On Reddit – where the story has generated hundreds of thousands of views – people have been quick to come up with their own suggestions. Many thought the space would make the ideal location for a “man cave” complete with surround sound, while others noted that its year-round cool temperature would make for an ideal wine cellar. Yet whatever Sims decides to do with the shelter, he certainly got more than he bargained for when taking on his new home.
Sims isn’t the only person to have come across a strange opening into another time on their property, though. Simon Marks, a 37-year-old computer support worker from Luton, England, was reversing out of his house when he heard a crumbling sound under one of the wheels of his Vauxhall Zafira. He carried on reversing, and the car abruptly jolted. Then the wheel got stuck. At first he thought he’d driven onto a flowerbed, but then he saw the damage…
“This hole had just opened up in the front garden,” Marks told SWNS TV in October 2016. After safely moving his car, he turned off the engine and examined the newly opened crater of broken paving stones. What he saw made him nervous. “I was just terrified the whole house was going to vanish,” he told the BBC.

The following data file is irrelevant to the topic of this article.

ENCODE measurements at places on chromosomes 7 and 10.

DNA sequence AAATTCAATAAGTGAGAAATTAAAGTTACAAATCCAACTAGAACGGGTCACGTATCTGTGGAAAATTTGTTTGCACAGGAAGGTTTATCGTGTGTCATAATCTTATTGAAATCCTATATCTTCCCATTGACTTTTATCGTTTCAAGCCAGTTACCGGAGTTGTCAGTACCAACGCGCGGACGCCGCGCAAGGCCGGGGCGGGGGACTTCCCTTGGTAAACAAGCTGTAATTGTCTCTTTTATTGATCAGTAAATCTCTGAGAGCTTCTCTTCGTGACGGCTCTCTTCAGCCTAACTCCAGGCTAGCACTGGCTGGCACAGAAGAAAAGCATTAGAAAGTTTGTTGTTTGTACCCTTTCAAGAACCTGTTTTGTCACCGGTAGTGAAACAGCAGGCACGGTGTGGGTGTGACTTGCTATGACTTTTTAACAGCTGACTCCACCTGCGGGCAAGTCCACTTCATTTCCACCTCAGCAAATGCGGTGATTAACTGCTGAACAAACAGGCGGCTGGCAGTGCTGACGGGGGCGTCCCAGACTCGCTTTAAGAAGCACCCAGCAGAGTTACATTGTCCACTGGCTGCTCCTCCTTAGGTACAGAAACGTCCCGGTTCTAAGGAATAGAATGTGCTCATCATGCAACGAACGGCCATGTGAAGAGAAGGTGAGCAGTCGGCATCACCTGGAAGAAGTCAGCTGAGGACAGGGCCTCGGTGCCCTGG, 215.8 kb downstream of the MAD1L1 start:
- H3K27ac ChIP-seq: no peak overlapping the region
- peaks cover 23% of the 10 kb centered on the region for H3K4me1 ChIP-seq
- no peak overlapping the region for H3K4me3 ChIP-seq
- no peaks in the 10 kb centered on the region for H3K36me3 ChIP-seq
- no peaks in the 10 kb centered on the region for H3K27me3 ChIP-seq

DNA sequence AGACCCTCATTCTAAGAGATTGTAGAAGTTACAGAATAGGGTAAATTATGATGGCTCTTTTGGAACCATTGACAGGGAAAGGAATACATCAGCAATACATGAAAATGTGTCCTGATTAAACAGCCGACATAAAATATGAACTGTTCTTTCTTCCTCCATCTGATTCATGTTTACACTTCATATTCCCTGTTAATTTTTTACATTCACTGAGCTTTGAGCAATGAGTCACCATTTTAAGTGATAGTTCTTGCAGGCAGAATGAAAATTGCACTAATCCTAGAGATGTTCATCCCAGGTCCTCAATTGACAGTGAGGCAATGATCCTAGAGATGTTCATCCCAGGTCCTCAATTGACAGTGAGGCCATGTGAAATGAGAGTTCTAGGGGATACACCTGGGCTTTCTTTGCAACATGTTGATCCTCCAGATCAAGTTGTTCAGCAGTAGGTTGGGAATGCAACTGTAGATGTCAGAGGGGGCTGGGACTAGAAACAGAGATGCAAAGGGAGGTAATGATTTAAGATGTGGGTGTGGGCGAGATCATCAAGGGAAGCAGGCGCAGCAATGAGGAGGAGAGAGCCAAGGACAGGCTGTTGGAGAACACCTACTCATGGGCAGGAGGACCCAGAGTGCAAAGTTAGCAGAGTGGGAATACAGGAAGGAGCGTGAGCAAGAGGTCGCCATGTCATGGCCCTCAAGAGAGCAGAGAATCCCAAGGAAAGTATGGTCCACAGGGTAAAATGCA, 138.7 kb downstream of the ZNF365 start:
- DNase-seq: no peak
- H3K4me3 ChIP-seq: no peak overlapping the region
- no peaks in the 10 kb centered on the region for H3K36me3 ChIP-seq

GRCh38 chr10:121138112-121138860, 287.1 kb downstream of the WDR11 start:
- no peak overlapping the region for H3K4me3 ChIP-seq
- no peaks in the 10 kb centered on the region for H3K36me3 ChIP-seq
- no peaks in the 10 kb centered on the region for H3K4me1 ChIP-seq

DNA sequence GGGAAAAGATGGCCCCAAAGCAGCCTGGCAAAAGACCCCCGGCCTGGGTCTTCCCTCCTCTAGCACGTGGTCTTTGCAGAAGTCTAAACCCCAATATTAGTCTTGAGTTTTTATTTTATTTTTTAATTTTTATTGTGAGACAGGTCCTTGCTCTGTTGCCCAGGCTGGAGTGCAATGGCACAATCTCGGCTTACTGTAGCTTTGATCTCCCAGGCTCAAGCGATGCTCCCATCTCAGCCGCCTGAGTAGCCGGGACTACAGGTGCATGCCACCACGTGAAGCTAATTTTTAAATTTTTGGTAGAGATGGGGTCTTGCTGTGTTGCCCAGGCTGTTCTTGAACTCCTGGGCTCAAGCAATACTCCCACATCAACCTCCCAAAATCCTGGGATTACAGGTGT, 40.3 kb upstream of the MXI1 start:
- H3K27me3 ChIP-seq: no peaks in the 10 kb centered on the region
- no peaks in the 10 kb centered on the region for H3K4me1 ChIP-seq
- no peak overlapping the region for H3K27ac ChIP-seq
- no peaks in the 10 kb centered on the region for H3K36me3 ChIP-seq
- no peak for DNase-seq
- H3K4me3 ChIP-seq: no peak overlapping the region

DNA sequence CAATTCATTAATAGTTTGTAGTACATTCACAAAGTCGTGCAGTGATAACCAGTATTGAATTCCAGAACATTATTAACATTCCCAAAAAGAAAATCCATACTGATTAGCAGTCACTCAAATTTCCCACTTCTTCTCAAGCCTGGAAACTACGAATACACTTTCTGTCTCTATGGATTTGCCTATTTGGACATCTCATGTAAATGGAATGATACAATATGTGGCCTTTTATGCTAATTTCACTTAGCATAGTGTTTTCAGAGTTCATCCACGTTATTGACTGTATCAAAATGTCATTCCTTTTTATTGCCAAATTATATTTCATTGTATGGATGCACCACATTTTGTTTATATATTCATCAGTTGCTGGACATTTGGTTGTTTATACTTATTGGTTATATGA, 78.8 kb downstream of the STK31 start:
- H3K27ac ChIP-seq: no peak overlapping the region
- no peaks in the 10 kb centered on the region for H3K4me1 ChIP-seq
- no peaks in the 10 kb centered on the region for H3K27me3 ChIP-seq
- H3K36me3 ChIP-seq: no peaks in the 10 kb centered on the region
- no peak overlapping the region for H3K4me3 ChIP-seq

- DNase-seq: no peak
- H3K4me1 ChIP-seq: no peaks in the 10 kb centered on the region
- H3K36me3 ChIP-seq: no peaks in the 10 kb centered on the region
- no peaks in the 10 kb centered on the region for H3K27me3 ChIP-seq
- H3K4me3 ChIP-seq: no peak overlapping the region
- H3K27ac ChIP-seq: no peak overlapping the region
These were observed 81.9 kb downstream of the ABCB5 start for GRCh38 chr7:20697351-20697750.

“I thought it might be a sinkhole,” he said, referring to a “cover-collapse” sinkhole which appears suddenly when the roof of a cave collapses. Indeed, sinkholes can span anything from a few feet to hundreds of yards in diameter. And the largest ones, as Marks certainly understood, can swallow entire buildings.
In fact, the largest ever recorded sinkhole – the Qattara Depression in Egypt, which measures 50 miles by 75 miles – is big enough to swallow an entire city – or two. The hole in Marks’ driveway was probably not going to eat Luton, however. In theory, it could reduce his four-bedroom house, last valued at the equivalent of $515,000, to worthless rubble, though.
Marks tentatively moved some of the broken slabs to assess the risk to his property. But upon clearing the opening of the crater, he discovered that the hole was not a sinkhole after all – at least not a natural one. In fact, he was staring into an entirely man-made opening in the ground. And there was a ladder.